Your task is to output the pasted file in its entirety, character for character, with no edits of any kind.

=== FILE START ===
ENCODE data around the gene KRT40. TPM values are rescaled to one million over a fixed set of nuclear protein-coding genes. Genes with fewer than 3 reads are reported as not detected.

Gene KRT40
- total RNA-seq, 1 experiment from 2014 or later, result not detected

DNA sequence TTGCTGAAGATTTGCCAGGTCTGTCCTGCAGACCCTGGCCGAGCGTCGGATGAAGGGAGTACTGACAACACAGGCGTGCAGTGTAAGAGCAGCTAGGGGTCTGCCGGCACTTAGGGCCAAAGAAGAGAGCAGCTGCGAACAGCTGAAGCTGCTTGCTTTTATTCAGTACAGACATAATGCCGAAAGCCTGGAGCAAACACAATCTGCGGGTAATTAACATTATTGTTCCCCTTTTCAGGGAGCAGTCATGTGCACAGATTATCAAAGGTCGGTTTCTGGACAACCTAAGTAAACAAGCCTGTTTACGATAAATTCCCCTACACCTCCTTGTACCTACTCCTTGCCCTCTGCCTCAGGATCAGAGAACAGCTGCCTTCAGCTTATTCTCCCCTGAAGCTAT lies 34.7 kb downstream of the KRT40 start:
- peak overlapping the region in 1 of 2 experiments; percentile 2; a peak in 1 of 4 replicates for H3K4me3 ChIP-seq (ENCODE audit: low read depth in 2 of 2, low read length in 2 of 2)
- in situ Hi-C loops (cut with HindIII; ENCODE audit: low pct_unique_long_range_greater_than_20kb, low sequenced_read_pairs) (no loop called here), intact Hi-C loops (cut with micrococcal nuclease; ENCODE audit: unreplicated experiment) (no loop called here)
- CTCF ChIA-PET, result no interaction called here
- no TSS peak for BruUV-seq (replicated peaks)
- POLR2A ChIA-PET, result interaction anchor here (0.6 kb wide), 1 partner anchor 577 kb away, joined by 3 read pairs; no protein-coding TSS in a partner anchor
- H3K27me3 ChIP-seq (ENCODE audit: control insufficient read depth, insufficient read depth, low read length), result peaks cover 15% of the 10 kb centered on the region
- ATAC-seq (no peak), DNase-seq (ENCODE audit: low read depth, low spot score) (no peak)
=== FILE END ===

ENCODE data around the gene KRT40. TPM values are rescaled to one million over a fixed set of nuclear protein-coding genes. Genes with fewer than 3 reads are reported as not detected.

Gene KRT40
- total RNA-seq, 1 experiment from 2014 or later, result not detected

DNA sequence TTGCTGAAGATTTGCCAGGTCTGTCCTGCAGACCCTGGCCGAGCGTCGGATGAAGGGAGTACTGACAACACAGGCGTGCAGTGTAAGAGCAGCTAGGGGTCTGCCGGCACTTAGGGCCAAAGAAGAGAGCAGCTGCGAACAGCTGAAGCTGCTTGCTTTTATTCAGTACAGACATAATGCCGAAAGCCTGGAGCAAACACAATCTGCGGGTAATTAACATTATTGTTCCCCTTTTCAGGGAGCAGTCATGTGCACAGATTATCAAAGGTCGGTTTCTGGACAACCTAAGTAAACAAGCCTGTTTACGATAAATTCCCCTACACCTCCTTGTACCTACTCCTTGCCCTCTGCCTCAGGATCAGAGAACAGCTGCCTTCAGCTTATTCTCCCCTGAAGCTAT lies 34.7 kb downstream of the KRT40 start:
- peak overlapping the region in 1 of 2 experiments; percentile 2; a peak in 1 of 4 replicates for H3K4me3 ChIP-seq (ENCODE audit: low read depth in 2 of 2, low read length in 2 of 2)
- in situ Hi-C loops (cut with HindIII; ENCODE audit: low pct_unique_long_range_greater_than_20kb, low sequenced_read_pairs) (no loop called here), intact Hi-C loops (cut with micrococcal nuclease; ENCODE audit: unreplicated experiment) (no loop called here)
- CTCF ChIA-PET, result no interaction called here
- no TSS peak for BruUV-seq (replicated peaks)
- POLR2A ChIA-PET, result interaction anchor here (0.6 kb wide), 1 partner anchor 577 kb away, joined by 3 read pairs; no protein-coding TSS in a partner anchor
- H3K27me3 ChIP-seq (ENCODE audit: control insufficient read depth, insufficient read depth, low read length), result peaks cover 15% of the 10 kb centered on the region
- ATAC-seq (no peak), DNase-seq (ENCODE audit: low read depth, low spot score) (no peak)